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PostPosted: Tue Aug 21, 2012 3:29 pm 
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Joined: Mon Dec 28, 2009 8:30 pm
Posts: 5385
Location: Bay Area
power and then later, by VAM. Only metrics that matter on a climb.

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PostPosted: Tue Aug 21, 2012 3:40 pm 
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Joined: Fri Oct 07, 2011 2:08 pm
Posts: 1365
If you are at your limit all your muscles will come into play and you will beg for mercy or shout out mummy and feel like throwing up . If you have none of these symptons you are not trying hard enough . :lol:


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PostPosted: Tue Aug 21, 2012 5:28 pm 
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Joined: Tue Dec 20, 2011 12:43 am
Posts: 284
Location: Los Angeles, CA
mrfish wrote:
I don't like HRMs on climbs as HR can shift by 10bpm and HR isn't a good measure for the first and last sections of the hill. Also on a steep hill (particularly if you are over-geared) keeping the gear turning to maintain momentum over steep sections can be more important than HR. So I would focus on timing, cadence and gearing for each section of the climb. For a longer hill that would mean breaking it into a few sections with a similar gradient. Or with today's GPS tech you could use the virtual training partner to pace yourself.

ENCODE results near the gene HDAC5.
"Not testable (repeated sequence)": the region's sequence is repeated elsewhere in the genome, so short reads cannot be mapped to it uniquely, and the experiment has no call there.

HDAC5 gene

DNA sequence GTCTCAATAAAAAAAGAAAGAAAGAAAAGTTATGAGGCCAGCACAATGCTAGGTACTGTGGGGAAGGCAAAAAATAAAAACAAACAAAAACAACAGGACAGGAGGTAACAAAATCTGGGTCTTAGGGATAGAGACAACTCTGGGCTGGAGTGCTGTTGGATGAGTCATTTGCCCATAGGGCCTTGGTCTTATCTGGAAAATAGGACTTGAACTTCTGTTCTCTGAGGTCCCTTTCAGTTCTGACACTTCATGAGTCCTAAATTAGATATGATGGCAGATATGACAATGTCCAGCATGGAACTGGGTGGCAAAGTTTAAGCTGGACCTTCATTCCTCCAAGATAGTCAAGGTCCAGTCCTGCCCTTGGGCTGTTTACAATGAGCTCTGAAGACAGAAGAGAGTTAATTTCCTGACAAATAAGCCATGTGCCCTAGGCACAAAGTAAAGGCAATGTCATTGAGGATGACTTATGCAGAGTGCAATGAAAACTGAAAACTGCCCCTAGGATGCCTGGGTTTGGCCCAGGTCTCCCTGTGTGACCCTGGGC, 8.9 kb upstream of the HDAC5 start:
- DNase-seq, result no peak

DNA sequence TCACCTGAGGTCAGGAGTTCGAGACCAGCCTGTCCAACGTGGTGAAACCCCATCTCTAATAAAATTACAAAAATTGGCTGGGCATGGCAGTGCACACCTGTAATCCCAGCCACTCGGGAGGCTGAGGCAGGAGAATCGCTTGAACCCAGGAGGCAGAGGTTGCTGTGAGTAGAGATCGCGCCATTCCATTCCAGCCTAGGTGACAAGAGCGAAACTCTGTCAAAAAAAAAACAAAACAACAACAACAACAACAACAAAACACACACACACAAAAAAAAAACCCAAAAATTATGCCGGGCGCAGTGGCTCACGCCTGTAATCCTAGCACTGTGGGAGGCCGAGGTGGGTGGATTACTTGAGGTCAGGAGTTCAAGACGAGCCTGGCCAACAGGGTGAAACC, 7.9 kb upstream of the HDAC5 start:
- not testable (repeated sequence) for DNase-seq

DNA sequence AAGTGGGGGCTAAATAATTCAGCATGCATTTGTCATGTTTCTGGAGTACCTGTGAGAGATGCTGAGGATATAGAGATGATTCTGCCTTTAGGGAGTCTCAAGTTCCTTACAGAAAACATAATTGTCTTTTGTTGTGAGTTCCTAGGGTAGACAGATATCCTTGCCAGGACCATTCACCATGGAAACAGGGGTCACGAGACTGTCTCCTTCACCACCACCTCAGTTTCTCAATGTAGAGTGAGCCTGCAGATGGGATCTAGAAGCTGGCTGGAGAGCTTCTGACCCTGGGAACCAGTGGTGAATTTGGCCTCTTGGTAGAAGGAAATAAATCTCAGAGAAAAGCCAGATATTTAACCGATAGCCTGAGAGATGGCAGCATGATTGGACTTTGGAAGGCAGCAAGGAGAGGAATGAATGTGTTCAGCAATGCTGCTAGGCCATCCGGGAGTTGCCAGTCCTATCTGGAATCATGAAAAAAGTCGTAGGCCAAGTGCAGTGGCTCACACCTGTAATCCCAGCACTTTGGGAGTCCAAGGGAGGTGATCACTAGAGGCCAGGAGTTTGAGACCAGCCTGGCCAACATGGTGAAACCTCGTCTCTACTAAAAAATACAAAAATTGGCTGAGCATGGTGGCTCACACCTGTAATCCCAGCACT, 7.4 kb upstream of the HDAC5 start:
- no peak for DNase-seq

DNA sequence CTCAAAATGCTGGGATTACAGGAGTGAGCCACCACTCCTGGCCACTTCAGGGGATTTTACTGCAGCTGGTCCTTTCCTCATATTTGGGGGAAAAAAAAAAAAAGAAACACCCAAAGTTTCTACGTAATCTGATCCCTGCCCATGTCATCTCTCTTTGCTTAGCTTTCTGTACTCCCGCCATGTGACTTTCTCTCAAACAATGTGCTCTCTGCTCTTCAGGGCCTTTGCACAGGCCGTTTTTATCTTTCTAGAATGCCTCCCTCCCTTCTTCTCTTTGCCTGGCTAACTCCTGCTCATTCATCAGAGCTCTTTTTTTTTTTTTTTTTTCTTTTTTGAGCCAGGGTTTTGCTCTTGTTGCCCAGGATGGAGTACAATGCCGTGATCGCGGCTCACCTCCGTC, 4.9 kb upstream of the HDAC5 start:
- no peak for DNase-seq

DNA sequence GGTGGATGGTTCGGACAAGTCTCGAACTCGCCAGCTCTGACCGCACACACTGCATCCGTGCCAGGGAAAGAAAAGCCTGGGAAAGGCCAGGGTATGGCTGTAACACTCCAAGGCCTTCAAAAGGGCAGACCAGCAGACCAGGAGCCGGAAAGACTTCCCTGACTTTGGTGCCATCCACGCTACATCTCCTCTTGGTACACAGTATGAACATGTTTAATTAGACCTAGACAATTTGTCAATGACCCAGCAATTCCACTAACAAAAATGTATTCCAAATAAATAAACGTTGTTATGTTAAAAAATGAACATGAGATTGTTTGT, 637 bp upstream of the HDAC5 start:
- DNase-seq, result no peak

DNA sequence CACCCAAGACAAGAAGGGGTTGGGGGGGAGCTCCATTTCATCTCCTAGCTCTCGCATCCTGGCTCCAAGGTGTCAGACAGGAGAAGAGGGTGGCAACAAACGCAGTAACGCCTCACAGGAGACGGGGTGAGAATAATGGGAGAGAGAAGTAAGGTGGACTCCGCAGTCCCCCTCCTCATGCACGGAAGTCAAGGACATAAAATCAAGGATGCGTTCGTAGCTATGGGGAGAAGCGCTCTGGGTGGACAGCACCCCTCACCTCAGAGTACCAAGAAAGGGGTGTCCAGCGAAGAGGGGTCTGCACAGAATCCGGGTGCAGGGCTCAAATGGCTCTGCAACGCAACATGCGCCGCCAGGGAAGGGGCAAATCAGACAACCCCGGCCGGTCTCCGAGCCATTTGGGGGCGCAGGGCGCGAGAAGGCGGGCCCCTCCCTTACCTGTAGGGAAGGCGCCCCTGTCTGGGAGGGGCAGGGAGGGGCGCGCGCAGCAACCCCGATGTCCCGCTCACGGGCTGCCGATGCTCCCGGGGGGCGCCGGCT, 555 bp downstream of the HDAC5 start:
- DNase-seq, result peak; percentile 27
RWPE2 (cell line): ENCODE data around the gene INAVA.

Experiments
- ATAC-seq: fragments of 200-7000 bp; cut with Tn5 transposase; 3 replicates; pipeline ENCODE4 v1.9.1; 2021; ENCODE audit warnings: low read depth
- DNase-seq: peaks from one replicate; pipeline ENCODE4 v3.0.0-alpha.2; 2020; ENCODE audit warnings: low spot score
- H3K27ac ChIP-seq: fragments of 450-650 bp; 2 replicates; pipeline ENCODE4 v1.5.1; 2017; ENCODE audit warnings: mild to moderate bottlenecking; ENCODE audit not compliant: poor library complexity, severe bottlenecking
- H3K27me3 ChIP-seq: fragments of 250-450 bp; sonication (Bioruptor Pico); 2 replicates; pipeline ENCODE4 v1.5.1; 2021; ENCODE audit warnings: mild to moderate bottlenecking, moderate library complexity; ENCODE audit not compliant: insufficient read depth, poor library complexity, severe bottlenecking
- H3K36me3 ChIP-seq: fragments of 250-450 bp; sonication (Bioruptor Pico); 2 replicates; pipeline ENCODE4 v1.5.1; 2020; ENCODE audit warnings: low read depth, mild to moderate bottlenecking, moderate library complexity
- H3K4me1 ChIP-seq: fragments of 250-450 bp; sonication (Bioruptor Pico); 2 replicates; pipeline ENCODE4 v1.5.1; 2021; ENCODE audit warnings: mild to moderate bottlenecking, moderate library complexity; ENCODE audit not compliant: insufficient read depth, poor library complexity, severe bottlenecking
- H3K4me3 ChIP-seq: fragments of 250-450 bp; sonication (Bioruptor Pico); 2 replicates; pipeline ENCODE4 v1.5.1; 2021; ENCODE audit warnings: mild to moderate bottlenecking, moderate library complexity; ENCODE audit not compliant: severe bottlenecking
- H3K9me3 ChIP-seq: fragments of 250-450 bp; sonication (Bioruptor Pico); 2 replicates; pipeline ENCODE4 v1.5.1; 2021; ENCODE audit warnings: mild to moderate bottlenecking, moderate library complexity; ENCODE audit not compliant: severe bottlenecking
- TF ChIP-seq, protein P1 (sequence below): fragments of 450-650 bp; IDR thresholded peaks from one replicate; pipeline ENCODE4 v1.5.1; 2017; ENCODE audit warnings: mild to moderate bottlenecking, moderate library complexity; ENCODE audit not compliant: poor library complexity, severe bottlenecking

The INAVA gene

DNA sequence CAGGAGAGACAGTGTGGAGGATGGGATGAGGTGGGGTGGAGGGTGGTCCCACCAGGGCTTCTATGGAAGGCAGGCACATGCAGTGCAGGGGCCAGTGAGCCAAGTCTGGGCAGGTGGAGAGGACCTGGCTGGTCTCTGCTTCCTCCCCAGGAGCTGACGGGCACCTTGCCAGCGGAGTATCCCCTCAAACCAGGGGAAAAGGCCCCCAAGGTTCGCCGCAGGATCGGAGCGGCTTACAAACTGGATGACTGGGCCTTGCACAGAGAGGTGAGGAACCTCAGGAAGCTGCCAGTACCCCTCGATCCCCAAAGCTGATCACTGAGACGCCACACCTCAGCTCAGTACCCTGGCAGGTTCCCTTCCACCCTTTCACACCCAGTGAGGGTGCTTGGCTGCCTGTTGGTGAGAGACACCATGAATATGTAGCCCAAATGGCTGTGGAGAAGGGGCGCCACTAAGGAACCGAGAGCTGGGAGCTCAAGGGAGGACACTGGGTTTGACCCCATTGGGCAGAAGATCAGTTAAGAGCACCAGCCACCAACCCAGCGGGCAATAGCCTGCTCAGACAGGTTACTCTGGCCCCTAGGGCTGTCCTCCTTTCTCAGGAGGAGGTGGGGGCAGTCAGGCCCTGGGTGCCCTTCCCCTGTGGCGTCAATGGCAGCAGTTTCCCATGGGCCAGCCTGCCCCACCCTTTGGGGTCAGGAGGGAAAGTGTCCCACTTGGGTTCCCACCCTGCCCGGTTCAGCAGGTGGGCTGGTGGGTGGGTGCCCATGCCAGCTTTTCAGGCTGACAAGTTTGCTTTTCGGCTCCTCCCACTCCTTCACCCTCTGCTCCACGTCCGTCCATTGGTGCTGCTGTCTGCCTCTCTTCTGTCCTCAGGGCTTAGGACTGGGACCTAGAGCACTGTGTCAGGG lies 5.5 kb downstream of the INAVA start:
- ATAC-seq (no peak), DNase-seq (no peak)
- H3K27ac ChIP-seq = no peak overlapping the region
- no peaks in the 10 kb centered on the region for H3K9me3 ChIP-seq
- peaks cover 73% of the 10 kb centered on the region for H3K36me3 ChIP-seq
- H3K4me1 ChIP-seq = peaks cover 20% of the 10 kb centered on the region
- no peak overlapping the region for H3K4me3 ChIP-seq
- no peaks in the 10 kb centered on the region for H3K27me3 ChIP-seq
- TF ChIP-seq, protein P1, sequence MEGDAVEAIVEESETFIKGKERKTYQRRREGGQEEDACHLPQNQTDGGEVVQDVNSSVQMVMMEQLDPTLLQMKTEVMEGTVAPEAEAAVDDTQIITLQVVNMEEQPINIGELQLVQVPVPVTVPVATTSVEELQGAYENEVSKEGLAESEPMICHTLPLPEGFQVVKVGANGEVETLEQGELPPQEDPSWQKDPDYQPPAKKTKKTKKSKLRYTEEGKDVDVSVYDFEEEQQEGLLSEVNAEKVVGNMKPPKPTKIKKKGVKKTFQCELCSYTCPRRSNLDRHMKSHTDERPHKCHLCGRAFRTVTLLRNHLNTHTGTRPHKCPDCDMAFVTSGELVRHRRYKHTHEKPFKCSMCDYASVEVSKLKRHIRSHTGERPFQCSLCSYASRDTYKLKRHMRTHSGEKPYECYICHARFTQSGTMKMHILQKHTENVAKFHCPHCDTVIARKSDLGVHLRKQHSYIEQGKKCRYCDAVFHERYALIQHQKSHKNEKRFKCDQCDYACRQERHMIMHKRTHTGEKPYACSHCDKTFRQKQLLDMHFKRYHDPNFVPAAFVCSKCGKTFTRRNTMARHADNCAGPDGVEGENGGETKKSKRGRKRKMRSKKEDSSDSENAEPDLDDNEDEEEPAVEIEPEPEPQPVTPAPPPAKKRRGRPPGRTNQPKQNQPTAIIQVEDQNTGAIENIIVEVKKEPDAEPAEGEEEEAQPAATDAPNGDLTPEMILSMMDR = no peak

This I do agree with. I think HR is good as a very good general tool for someone who is first getting into climbing. I consider the gear turning momentum over the steeper climbs to be of great benefit on climbs, and you just have to learn how to bend the rules a little bit if you set limits for yourself on your HR.

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PostPosted: Tue Aug 21, 2012 7:17 pm 
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Joined: Mon Dec 28, 2009 8:30 pm
Posts: 5385
Location: Bay Area
Climb at a smooth consistent pace and learn to climb by feel. A HR monitor, PM, etc won't help you gauge efforts much better, but knowing your terrain and where that limit is will. I love seeing dudes try to Strava KOM climbs they don't know by riding at their threshold and then getting popped because they can't hold that power or pace when you throw switchbacks, gradient changes, and crosswinds into account. You literally have to just get very very in tune with your own pacing and that takes some experience/experimenting. I often see riders in races, group rides, and grand fondos go apeshit at the base of a climb and distance me, but then finish the climb minutes behind because all they do is blow up and then ride at a tempo pace as they essentially recovery climb the rest of it.